Residents and descendants of Front Range “redlined” neighborhoods may qualify
The availability of a mortgage loan to purchase a home is something many of us take for granted. After all, these days the process can be as simple as getting in touch with a mortgage lender and submitting an application with a handful of financial information. However, historical injustices haven’t made the process this easy for some.
In the past, for individuals attempting to purchase a home in a neighborhood that has historically been associated with lower income households or minority residents, the availability of mortgage loans may have been limited.
This is the result of a practice called “redlining” which is defined as the denial of a credit-worthy mortgage application on the basis of the neighborhood in which the property is located.
Thankfully, this practice is now illegal and monitored closely by regulatory agencies. However, it’s been a contributing factor to a longstanding racial disparity in homeownership rates within the United States.
The chart below* illustrates this reality:
Now that we’ve established the existence of a racial disparity in homeownership rates, let’s explore the financial impacts.
Home values may ebb and flow in the short term. But when we consider their valuations from a long-term perspective, we see they tend to appreciate over time. The average value of a single-family property in January 1992 was $119,500. Fast-forward 30 years to end-of-year 2021, and the average value jumped to $423,600.**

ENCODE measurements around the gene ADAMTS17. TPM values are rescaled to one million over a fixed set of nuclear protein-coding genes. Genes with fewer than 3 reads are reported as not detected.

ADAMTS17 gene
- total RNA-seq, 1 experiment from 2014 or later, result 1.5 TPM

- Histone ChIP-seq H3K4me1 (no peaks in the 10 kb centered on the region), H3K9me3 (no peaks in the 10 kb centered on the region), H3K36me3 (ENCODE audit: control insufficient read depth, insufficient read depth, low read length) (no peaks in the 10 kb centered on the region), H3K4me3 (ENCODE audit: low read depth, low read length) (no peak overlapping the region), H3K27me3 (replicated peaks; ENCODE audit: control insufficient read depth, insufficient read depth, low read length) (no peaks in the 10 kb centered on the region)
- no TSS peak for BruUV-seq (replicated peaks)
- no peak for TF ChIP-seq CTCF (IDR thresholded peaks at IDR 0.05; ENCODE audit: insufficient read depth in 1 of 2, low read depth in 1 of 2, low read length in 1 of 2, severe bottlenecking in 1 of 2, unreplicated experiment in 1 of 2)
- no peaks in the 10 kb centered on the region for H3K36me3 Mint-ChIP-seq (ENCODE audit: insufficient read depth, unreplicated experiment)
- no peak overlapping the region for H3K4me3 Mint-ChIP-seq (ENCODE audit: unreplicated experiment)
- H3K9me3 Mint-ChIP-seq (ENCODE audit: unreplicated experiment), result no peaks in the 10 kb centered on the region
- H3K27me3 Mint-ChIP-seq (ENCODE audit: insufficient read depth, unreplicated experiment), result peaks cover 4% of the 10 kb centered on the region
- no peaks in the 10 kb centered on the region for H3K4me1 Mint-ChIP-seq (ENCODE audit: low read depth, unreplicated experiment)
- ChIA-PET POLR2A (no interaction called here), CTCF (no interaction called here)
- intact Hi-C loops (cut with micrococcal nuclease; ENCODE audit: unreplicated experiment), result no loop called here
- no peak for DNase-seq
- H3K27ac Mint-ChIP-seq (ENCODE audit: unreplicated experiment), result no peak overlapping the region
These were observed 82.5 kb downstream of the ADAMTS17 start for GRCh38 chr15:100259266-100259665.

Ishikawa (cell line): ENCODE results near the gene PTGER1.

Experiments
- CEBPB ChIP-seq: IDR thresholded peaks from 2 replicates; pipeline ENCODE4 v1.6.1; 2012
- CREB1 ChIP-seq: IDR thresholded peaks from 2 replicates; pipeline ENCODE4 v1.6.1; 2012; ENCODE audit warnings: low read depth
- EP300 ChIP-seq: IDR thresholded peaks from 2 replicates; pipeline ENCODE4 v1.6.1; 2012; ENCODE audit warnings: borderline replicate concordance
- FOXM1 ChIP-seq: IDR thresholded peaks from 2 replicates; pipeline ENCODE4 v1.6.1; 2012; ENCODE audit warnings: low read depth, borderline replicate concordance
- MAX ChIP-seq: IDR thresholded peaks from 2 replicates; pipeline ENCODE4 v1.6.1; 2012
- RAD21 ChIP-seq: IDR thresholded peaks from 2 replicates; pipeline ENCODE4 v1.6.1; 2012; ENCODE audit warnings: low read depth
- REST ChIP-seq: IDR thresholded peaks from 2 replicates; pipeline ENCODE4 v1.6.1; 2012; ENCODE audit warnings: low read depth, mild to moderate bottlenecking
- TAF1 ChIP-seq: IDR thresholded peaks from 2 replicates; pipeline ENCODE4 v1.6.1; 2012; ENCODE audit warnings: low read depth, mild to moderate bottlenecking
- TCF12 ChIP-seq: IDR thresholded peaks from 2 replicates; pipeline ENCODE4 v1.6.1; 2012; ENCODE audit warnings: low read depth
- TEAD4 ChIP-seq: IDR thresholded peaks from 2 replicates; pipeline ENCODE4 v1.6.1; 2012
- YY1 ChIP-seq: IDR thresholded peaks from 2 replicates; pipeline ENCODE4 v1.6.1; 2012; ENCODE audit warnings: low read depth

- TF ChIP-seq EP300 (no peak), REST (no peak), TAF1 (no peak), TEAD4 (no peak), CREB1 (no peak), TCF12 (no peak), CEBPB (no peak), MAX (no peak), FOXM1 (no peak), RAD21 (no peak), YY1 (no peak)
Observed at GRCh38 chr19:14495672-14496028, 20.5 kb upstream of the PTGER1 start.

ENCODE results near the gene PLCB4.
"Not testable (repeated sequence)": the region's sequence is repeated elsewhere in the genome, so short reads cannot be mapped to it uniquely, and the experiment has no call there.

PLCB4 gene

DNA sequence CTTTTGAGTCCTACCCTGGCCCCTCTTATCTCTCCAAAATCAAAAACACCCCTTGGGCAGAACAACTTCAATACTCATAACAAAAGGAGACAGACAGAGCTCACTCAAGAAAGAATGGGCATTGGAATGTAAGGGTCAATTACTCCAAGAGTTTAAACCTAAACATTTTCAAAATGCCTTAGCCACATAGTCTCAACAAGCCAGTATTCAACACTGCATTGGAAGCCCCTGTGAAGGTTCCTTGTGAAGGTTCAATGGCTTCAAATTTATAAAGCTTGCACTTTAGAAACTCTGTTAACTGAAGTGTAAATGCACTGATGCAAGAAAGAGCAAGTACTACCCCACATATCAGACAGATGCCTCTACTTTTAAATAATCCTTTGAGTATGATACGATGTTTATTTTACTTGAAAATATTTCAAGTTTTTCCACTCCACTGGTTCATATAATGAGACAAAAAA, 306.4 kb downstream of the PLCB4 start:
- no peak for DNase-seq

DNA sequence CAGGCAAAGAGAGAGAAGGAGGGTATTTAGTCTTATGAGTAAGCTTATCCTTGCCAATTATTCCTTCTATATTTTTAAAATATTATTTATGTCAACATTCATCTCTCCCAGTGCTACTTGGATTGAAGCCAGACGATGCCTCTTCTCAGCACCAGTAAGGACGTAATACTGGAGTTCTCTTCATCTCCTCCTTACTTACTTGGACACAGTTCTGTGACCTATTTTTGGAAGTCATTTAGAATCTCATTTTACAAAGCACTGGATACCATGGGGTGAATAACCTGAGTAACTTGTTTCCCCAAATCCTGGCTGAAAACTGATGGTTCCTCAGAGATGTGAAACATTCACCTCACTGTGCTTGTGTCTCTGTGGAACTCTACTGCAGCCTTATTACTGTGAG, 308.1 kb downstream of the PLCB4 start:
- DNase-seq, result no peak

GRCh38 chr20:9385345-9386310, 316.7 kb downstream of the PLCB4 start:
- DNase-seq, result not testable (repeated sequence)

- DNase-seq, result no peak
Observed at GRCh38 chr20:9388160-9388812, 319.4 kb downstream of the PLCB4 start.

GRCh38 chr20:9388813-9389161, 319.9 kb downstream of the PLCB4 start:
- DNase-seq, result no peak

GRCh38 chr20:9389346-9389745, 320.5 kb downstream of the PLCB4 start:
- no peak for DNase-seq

This means that over the 30-year period, the average single-family home appreciated at an annual rate of roughly 4.3%. This also means that a borrower who was subjected to redlining in 1992 would have missed the opportunity to gain 30 years of appreciation, leaving them with a net worth that is approximately $304,000 lower than it would have been otherwise.
There are some additional factors that could be considered here, such as the average savings rate of an individual, the interest expense associated with their loan, and more. However, for our purposes this example paints a clear picture of how redlining caused detrimental financial impacts for victims of the practice.
Fortunately, there’s a current focus on righting the wrongs of the past within the mortgage industry. Joining in this effort, Alpine Bank is offering a Social Equity Down-Payment Assistance Program in partnership with MetroDPA. This program provides down payment assistance in the amount of $15,000-$25,000 for residents, and descendants of residents, who lived in a redlined neighborhood along Colorado’s Front Range between 1938 to 2000.
Considering that the minimum down payment on a conventional loan is just 3% in many cases, this program could allow a homebuyer to purchase a home without putting down any money at all.
This program cannot correct the injustices caused by redlining; however, it does provide an opportunity for those impacted to begin their path toward building generational wealth through homeownership.
Your local Alpine Bank mortgage loan originator can provide additional information and answer questions. Please note that if you are unable to qualify for the social equity program, Alpine Bank additional down payment assistance programs available.
*Homeownership rates by race
**Historical appreciation rates
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